Knecht Ruprecht is another Yuletide companion, with a similar brief to punish as well as reward. Literally “Rupert the Farmhand”, he accompanies St Nicholas on 6 December in Germany, and is himself assisted by men with ash-covered faces dressed as old women.

His role is to test the children’s religious observance – usually by asking them to pray – and while he will give gingerbread or nuts to those that can, he is allowed to beat those who cannot with a sack full of ashes. The Grimm Brothers associated him with Robin Goodfellow and pre-Christian winter spirits. Among the variations are that he limps, was found abandoned as a child by St Nicholas, and is a chimney-sweep.

The Knecht Ruprecht story has obvious similarities to Père Fouettard, whose name means “the Whipping Father”. His appearance is almost identical to Knecht Ruprecht, but his remit more punitive.

Also known as Hans Trapp, and briefly introduced into American Christmas mythology as Father Flog, the earliest account dates back to the 12th century, where the character was an inn-keeper who lured some pious schoolchildren into his home, drugged them, cut their throats and stewed their corpses. St Nicholas resurrected the boys – a panel depicting this can be seen in the National Gallery of Scotland – and turned the inn-keeper into Père Fouettard either as punishment, or after he had repented, curiously enough. Père Fouettard also hands out spankings, coal and birch-branches.

The idea of a Mrs Claus has been around since 1849 – in the story A Christmas Legend by James Rees, where her given-name is revealed to be Diane – but before that it seems as if the jolly old chap had a few other female accomplices.

La Befana is a sort of Italian Santa Claus, delivering presents to the virtuous and coal or beatings to the naughty, just before Epiphany on 6 January. She is normally shown as a witch (complete with birch-branch broomstick on which she rides, tidies the houses of the good and wallops the wicked) and the legend of her origin has her as a woman who refused a night’s stay to the Three Magi on their journey to Bethlehem. One charming variant of the contemporary Befana story is that each child gets a piece of coal, which is actually a piece of candy dyed black, since no child has been good all year round.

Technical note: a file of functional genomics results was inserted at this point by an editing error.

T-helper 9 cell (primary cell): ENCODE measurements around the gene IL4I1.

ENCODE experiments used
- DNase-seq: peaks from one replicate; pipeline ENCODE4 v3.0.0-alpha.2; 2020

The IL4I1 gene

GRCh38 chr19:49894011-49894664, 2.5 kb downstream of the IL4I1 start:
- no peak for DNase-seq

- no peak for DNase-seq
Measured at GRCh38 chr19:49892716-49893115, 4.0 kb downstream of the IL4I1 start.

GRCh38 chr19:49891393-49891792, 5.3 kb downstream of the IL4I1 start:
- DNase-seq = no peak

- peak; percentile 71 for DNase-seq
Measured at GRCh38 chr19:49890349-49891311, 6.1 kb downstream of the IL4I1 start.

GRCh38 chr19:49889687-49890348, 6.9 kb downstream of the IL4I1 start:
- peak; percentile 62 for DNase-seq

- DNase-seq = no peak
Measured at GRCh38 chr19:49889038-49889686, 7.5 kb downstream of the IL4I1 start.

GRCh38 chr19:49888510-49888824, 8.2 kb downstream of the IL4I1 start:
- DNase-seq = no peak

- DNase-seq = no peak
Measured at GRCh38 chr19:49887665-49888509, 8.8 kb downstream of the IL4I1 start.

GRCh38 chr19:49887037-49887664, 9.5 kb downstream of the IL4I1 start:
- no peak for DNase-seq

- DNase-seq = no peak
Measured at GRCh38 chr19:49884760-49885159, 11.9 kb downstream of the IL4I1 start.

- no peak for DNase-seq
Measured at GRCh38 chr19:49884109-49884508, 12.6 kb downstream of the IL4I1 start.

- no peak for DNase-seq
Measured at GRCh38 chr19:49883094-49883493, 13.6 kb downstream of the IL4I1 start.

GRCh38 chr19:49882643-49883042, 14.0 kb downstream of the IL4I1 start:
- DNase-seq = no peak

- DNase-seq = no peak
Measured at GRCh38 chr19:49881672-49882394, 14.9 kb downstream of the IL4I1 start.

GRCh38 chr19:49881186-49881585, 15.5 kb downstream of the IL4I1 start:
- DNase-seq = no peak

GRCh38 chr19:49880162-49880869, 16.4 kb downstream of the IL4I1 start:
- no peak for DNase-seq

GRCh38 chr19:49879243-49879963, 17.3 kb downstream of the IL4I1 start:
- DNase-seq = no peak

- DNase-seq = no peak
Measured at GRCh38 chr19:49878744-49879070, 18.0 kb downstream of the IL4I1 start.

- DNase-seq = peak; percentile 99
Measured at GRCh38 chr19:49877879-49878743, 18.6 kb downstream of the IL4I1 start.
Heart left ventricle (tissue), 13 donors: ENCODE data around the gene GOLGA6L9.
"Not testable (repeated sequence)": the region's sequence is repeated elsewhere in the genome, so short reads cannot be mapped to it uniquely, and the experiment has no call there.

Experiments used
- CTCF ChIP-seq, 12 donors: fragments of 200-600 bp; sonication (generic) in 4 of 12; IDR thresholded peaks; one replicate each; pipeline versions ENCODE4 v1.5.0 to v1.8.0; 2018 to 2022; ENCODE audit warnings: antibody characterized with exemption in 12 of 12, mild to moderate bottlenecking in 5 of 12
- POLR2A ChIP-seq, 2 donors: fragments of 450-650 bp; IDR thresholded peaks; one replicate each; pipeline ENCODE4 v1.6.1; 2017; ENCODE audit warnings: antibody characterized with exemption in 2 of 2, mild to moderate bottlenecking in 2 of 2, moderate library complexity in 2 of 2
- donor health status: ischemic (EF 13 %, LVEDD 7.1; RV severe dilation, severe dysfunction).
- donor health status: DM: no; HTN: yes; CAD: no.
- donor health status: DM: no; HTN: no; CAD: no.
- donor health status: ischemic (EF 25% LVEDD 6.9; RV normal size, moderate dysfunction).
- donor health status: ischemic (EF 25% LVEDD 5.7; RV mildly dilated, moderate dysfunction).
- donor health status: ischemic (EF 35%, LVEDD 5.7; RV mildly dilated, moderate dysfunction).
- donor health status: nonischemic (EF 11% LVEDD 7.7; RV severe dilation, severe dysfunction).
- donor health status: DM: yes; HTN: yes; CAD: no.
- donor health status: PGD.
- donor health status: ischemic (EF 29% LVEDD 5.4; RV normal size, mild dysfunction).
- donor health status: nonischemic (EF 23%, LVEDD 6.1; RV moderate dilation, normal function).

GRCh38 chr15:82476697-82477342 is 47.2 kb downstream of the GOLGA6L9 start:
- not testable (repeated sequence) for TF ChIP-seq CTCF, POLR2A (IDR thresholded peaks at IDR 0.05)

In Iceland, there is the Grýla, a pagan goddess who became associated with Christmas around the 17th century. She too was a dispenser of justice to the wicked, usually enforced by the Yule Lads. The Yule Lads look identical to our Father Christmas, but are far less benevolent. There are currently 13 Yule Lads – with names like Sausage-Swiper, Doorway-Sniffer and Door-Slammer – who slip a potato into a bad child’s shoe.

They also have a large cat, who eats children. The Yule Cat has affinities with the Badalisc, a goat-like Germanic creature who is tamed at the Epiphany after a year of annoying the community. The Badalisc is led into the village by a young man, an old man, and an old woman, towards a young woman who is there as lure to its lust. A hunchback knocks it out, and it delivers a series of roars which are “interpreted” by another character as a list of all the misdemeanours of the community. It is then given pride of place at a feast, and released. The idea of reindeers dragging Santa’s sleigh may well be derived from these stories of midwinter animals of uncommon sagacity.

It’s rather a pity that most of these traditions are now confined to very local areas. Santa Claus is rather saccharine and a little indiscriminate. Perhaps not for children, but wouldn’t it be wonderful to see the Krampus or the Grýla or Père Fouettard deliver a public humiliation, with moderate violence, to our public figures who haven’t behaved themselves this year?

I’m sure that seeing them trounced just after the Queen’s Speech would have the whole country raising a glass.